The city of Dunwoody is denying all claims made by former Police Officer Austin Handle in an intent-to-sue notice alleging misconduct and retaliation from the department’s command staff.

Handle was fired from the department on May 11 and in June filed the notice through his attorney, Laura Austin. Austin said she is still considering whether to file a lawsuit against the city.

Handle, who now works as a tech entrepreneur working on artificial intelligence to assist first responders, is one of a group of former and current Dunwoody police officers who plans to sue the city of Dunwoody because of alleged misconduct, mostly involving former Lt. Fidel Espinoza. Handle has publicly outlined his complaints against the command staff to his 106,000 followers in a series of videos on TikTok, which is a video-sharing social media app.

Handle alleged he was wrongfully terminated and received unnecessary write ups from Espinoza and Major Oliver Fladrich. He alleged he was in “a hostile work environment,” and the command staff failed to follow the department’s policies.

In a response from the city written by attorney R. Read Gignilliat, who was hired to handle the recent police harassment allegations, the city said Handle lacks evidence or specificity on most of his allegations, including the command staff violating policies or a record of write ups or other misconduct.

The city said Handle was fired because of lying to command staff about violating department policies by using his police car’s emergency equipment and speeding in his neighborhood. The department received a complaint from a neighbor about his behavior that included a video, the city said, which led to an investigation of the policy violation.

Handle said he didn’t remember speeding with his emergency lights on but later admitted to it during a pre-adverse action hearing with Police Chief Billy Grogan, the city said. He was then terminated for lying, according to the city.

“Surprisingly, Handle denied the allegations when presented with the complaint, thereby transforming comparatively minor policy violations into a potential dischargeable offense for untruthfulness,” the city’s response reads.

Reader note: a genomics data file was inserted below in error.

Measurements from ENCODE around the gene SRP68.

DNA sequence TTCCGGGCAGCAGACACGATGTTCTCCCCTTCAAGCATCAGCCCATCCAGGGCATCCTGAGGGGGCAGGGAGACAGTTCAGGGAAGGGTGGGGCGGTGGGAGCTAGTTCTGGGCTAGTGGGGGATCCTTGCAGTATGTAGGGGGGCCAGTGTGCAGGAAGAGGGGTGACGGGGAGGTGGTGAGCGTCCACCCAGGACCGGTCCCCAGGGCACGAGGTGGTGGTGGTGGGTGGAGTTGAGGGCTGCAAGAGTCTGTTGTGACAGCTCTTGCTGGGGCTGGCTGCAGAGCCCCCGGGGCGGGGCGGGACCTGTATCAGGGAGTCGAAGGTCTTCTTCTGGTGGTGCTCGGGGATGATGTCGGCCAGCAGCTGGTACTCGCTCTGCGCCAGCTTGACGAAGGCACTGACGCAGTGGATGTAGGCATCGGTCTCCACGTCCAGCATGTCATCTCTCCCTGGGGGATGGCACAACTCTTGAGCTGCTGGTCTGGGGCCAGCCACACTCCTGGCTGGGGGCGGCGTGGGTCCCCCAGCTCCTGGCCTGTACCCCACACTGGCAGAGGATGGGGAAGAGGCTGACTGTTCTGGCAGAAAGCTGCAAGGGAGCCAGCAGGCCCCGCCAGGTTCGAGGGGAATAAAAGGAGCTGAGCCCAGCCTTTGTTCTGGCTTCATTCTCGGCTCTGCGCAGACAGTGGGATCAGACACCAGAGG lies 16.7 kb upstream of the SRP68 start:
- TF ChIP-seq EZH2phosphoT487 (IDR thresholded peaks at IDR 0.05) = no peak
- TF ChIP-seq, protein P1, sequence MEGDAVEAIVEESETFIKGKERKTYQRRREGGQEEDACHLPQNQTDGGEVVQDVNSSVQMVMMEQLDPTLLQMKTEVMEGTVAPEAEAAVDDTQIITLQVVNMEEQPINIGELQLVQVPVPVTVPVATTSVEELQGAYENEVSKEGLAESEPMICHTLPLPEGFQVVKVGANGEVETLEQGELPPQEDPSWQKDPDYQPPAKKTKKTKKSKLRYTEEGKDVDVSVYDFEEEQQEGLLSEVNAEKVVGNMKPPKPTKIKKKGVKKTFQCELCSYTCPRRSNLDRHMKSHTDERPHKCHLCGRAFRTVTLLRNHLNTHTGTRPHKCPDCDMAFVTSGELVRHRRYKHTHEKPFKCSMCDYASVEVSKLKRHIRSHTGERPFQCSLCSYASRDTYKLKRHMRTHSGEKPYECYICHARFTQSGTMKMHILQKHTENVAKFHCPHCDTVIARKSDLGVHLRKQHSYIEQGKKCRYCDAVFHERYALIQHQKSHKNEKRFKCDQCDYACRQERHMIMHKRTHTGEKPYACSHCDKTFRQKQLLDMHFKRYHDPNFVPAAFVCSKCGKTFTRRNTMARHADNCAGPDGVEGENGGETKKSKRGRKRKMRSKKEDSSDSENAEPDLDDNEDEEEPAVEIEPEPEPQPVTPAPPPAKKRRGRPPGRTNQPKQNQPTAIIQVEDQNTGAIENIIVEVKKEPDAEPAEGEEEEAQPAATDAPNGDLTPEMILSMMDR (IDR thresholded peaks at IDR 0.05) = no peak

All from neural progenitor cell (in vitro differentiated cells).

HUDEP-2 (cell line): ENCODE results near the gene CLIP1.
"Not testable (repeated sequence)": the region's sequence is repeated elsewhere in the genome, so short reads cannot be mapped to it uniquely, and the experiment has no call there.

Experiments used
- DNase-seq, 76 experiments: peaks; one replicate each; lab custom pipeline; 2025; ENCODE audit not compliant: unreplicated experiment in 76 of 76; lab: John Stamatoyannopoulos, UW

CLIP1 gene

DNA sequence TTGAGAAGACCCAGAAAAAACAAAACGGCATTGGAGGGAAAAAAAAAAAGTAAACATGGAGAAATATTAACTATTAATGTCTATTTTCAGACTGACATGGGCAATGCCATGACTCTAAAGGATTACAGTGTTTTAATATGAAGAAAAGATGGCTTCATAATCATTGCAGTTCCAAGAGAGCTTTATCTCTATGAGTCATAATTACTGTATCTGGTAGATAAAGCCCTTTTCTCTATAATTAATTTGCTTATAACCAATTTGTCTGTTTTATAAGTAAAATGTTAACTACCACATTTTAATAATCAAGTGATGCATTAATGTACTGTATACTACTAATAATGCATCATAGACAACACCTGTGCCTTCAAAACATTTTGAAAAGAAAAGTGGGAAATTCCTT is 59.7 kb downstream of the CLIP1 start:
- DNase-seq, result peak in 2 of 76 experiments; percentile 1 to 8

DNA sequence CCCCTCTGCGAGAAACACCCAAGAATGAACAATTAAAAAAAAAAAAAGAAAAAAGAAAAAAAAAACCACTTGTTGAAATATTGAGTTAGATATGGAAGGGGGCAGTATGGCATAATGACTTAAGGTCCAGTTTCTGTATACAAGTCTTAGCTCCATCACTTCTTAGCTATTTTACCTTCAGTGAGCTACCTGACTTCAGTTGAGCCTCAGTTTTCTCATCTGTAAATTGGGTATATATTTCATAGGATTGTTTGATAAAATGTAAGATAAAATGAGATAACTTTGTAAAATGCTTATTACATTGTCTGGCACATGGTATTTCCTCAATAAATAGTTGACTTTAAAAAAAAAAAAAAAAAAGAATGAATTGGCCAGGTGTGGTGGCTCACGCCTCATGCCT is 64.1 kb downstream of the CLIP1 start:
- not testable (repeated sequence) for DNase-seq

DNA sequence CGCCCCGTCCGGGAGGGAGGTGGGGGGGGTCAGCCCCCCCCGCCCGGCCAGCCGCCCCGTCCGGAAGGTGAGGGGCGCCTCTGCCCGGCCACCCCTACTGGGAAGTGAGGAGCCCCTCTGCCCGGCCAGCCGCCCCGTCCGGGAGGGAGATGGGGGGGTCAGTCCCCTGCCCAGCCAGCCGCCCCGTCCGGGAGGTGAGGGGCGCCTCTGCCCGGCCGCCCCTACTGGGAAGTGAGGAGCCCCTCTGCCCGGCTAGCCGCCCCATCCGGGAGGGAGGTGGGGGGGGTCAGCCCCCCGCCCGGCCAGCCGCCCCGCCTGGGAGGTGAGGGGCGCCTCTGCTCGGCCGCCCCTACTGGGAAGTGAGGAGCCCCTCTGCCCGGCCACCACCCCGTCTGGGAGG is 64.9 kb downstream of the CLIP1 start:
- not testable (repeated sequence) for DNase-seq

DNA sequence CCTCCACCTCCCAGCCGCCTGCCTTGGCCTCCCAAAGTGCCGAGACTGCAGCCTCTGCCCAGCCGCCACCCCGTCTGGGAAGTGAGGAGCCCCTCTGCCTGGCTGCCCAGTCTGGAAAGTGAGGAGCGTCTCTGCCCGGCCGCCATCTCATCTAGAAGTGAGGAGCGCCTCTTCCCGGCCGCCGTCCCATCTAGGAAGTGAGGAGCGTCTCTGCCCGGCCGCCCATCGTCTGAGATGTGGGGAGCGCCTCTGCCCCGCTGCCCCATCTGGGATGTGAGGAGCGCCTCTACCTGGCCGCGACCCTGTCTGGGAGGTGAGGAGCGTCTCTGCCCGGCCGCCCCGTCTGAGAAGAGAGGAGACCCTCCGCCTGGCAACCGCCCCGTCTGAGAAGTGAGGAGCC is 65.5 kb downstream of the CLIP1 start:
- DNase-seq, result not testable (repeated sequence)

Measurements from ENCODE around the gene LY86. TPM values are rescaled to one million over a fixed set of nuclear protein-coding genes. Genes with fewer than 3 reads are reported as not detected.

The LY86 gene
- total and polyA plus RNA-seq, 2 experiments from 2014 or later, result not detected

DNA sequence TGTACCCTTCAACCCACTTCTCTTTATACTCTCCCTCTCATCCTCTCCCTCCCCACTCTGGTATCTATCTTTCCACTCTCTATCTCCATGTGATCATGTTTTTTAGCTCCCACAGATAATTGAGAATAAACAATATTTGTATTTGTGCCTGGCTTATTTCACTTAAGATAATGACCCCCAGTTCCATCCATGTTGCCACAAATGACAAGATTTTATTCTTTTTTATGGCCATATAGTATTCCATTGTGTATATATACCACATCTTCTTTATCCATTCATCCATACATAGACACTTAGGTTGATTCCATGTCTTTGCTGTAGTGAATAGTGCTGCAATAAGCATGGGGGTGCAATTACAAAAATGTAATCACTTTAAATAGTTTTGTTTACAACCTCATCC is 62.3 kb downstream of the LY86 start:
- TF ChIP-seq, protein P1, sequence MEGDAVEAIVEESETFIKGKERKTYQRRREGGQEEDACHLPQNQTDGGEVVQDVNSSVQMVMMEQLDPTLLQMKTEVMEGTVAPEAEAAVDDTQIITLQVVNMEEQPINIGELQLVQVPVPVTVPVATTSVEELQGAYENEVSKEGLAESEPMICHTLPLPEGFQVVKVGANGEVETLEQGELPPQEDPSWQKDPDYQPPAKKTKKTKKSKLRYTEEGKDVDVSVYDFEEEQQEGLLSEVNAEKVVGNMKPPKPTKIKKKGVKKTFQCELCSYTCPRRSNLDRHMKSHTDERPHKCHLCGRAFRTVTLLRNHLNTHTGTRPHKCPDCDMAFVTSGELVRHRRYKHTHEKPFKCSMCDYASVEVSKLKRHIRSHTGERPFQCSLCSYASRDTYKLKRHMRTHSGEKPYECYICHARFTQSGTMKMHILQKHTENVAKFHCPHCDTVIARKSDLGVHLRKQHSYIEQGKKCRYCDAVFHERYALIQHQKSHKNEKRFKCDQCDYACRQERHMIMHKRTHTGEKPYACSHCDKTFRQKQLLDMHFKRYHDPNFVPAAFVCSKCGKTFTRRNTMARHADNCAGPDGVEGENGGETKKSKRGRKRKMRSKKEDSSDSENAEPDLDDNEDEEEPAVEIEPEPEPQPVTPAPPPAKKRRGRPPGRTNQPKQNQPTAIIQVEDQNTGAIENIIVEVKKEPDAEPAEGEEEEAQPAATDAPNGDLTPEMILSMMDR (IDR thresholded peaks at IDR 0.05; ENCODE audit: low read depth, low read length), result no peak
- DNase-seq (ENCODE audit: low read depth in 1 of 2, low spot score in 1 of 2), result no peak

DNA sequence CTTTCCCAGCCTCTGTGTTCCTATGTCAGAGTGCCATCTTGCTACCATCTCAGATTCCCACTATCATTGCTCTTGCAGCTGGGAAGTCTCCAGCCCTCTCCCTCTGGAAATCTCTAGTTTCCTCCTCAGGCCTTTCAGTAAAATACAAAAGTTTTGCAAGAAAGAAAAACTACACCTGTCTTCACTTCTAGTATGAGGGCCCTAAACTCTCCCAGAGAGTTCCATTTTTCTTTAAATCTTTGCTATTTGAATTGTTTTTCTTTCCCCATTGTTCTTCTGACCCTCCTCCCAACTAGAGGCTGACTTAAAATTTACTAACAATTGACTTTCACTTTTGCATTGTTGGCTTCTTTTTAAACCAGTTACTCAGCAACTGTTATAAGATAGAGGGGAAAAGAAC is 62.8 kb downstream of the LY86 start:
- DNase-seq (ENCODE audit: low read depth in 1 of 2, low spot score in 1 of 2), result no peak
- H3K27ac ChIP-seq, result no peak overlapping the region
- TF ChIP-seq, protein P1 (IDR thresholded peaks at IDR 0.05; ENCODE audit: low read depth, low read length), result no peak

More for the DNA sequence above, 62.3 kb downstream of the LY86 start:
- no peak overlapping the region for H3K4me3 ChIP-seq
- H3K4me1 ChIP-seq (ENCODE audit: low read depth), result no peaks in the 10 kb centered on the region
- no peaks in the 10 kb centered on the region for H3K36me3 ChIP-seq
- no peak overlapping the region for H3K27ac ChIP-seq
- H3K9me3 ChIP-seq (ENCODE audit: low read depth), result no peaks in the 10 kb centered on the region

Handle said he received unfair write ups from Espinoza and Fladrich. He said a “hostile work environment” was in part created by Espinoza requesting sexual favors or having sexual overtones with employees and claimed Espinoza disciplined him so he would have to go to Espinoza for help.

According to the city, Handle has never had a write up from Espinoza or Fladrich. The city said there is no evidence Handle was subjected to sexual misconduct from Espinoza, and he had never previously made that complaint to the city.

“In a transparent effort to exploit an unrelated controversy involving Espinoza, Handle has abandoned that strategy in favor of the fundamentally inconsistent theory that — rather than wanting to force him out of the Department — Espinoza actually intended for Handle to ‘come to him for relief,’” the city’s response reads.

Three other former or current officers in the department have harassment claims against Espinoza. Grogan issued an investigative report July 2 about the first two claims of sexual harassment from former officer Roger Halstead and civilian transport officer Brian Bolden, dismissing key allegations but acknowledging Espinoza did send and receive improper sexual images and improperly accused Bolden of theft.

Halstead, who’s also being represented by Austin, filed a lawsuit against the city on July 7 and is seeking $500,000 plus punitive damages.

Officer Bryan Castellanos alleges in a July 13 complaint letter that Espinoza sexually harassed him by sending and demanding sexual photos and videos, engaging in sexual chats with Castellano’s wife, and taking a photo of the officer while he was using a urinal.

Handle has not claimed to have been sexually harassed by Espinoza.

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